10 November 2014
Five years ago we launched the Go project. It seems like only yesterday that we
were preparing the initial public release: our
a lovely shade of yellow, we were calling Go a "systems language", and you had
to terminate statements with a semicolon and write Makefiles to build your
code. We had no idea how Go would be received. Would people share our vision
and goals? Would people find Go useful?
At launch, there was a flurry of attention. Google had produced a new
programming language, and everyone was eager to check it out. Some programmers
were turned off by Go's conservative feature set—at first glance they saw
"nothing to see here"—but a smaller group saw the beginnings of an ecosystem
tailored to their needs as working software engineers. These few would form the
kernel of the Go community.
Gopher illustration by Renee French
After the initial release, it took us a while to properly communicate the
goals and design ethos behind Go. Rob Pike did so eloquently in his 2012 essay
Go at Google: Language Design in the Service of Software Engineering and
more personally in his blog post
Less is exponentially more.
Code that grows with grace
Go for Gophers
(slides) give a
more in-depth, technical take on Go's design philosophy.
Over time, the few became many. The turning point for the project was the
release of Go 1 in March 2012, which provided a stable language and standard
library that developers could trust. By 2014, the project had hundreds of core
contributors, the ecosystem had countless libraries and tools
maintained by thousands of developers, and the greater community had
many passionate members (or, as we call them, "gophers"). Today, by our current
metrics, the Go community is growing faster than we believed possible.
Where can those gophers be found? They are at the many Go events that are
popping up around the world. This year we saw several dedicated Go conferences:
the inaugural GopherCon and
dotGo conferences in Denver and Paris, the
Go DevRoom at FOSDEM and two more
instances of the biannual GoCon conference
in Tokyo. At each event, gophers from around the globe eagerly presented their
Go projects. For the Go team, it is very satisfying to meet so many programmers
that share our vision and excitement.
More than 1,200 gophers attended GopherCon in Denver and dotGo in Paris.
There are also dozens of community-run
Go User Groups spread across cities
worldwide. If you haven't visited your local group, consider going along. And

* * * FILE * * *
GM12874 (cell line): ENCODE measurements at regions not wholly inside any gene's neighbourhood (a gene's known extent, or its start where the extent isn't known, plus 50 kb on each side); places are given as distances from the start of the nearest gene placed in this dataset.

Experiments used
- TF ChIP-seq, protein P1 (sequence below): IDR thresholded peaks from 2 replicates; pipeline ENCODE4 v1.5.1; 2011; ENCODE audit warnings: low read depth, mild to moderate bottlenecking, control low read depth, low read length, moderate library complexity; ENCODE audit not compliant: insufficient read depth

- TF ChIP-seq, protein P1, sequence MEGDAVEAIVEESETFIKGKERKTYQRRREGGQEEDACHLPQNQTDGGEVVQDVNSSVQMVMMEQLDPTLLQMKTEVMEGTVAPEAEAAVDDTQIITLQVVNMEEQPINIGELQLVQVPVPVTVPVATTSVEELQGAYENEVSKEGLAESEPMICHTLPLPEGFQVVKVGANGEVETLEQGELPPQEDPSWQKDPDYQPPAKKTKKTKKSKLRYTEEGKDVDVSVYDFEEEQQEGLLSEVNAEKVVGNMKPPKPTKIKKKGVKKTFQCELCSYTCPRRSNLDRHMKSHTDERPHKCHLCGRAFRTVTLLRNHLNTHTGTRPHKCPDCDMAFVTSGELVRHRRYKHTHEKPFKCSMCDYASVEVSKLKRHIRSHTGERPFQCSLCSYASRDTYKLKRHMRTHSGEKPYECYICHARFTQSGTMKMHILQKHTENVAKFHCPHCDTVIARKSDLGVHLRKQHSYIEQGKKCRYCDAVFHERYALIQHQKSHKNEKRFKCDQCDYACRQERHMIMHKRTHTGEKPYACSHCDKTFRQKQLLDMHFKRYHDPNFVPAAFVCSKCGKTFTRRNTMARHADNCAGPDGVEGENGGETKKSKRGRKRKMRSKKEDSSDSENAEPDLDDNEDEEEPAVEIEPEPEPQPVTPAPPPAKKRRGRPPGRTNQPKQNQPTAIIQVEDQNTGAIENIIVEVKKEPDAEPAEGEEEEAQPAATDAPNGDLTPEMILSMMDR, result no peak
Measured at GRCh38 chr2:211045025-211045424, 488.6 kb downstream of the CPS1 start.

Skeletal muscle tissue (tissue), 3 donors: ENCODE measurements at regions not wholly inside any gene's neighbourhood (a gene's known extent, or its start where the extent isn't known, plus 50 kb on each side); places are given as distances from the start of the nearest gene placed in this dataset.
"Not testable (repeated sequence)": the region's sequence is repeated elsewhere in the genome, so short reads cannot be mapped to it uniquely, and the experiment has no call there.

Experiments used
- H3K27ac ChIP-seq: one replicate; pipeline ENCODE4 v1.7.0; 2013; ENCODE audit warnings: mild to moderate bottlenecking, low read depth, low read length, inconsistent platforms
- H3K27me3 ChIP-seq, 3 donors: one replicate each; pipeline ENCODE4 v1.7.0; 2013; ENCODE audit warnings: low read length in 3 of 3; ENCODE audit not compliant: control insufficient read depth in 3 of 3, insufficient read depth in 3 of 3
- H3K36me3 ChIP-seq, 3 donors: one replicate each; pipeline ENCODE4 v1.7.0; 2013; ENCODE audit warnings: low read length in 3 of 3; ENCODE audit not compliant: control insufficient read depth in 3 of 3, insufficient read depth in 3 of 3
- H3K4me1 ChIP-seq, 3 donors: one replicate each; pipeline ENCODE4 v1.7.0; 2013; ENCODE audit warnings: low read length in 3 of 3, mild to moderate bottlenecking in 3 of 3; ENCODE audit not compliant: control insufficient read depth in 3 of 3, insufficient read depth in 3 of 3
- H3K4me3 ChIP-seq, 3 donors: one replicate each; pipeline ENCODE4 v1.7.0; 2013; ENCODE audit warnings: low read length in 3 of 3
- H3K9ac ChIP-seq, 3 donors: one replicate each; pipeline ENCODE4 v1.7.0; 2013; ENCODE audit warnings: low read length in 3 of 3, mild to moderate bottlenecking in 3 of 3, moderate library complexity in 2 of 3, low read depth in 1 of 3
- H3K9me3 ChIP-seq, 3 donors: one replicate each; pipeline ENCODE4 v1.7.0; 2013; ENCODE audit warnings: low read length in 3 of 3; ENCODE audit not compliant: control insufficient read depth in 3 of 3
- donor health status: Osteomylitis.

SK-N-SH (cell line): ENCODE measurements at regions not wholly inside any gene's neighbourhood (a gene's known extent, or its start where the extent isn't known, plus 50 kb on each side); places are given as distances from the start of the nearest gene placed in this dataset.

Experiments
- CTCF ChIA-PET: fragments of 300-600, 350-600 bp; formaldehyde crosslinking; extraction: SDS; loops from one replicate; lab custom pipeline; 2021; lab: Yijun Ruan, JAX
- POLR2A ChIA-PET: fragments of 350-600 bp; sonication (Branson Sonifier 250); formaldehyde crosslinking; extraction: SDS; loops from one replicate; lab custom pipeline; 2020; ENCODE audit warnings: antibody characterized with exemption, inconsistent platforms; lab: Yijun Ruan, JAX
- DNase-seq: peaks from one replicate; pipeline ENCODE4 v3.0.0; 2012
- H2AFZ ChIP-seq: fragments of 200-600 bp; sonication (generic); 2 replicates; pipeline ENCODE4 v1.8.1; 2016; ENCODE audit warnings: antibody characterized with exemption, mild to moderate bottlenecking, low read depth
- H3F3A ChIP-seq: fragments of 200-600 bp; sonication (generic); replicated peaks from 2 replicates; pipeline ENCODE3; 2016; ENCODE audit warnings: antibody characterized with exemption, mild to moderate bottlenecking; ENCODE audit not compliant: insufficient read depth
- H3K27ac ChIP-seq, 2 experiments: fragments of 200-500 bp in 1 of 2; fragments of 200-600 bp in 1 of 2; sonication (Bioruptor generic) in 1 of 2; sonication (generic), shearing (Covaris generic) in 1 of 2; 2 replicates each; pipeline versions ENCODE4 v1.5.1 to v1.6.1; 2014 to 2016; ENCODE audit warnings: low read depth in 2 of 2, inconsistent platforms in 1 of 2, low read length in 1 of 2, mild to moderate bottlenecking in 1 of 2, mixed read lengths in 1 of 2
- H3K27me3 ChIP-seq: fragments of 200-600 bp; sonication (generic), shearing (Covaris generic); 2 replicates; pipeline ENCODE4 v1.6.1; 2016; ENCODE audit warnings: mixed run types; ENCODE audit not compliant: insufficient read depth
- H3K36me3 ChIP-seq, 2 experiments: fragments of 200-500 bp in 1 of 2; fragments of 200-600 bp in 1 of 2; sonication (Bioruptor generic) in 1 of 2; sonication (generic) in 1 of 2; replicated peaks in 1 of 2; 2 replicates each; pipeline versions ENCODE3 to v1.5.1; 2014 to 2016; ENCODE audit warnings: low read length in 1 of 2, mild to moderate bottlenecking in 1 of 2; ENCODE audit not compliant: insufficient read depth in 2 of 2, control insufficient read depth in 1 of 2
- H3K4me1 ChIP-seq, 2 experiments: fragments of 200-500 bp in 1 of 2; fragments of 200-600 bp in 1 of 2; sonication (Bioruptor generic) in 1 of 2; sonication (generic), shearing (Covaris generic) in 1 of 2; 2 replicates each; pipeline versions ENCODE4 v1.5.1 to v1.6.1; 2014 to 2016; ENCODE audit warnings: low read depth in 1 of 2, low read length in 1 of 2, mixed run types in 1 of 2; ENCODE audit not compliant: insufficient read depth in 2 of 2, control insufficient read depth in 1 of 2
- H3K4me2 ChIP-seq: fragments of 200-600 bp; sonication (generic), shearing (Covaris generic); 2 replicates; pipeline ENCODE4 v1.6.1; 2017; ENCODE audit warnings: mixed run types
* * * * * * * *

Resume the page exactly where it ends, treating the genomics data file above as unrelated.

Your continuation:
if there isn't a group in your area, maybe you should
Today, Go has found a home in the cloud. Go arrived as the industry underwent a
tectonic shift toward cloud computing, and we were thrilled to see it quickly
become an important part of that movement. Its simplicity, efficiency, built-in
concurrency primitives, and modern standard library make it a great fit for
cloud software development (after all, that's what it was designed for).
Significant open source cloud projects like
Kubernetes have been
written in Go, and infrastructure companies like Google, CloudFlare, Canonical,
Digital Ocean, GitHub, Heroku, and Microsoft are now using Go to do some heavy
So, what does the future hold? We think that 2015 will be Go's biggest year yet.
Go 1.4—in addition to its new features and fixes—lays
the groundwork for a new low-latency garbage collector and support for running
Go on mobile devices. It is due to be released on December 1st 2014.
We expect the new GC to be available in Go 1.5, due June 1st 2015, which will
make Go appealing for a broader range of applications.
We can't wait to see where people take it.
And there will be more great events, with GothamGo in
New York (15 Nov), another Go DevRoom at FOSDEM in Brussels (Jan 31 and Feb 1;
GopherCon India in Bengaluru (19-21 Feb),
the original GopherCon back at Denver in July, and
dotGo on again at Paris in November.
The Go team would like to extend its thanks to all the gophers out there.
Here's to the next five years.
To celebrate 5 years of Go, over the coming month the
will publish a series of articles by prominent Go users. Be sure to check out
for more Go action.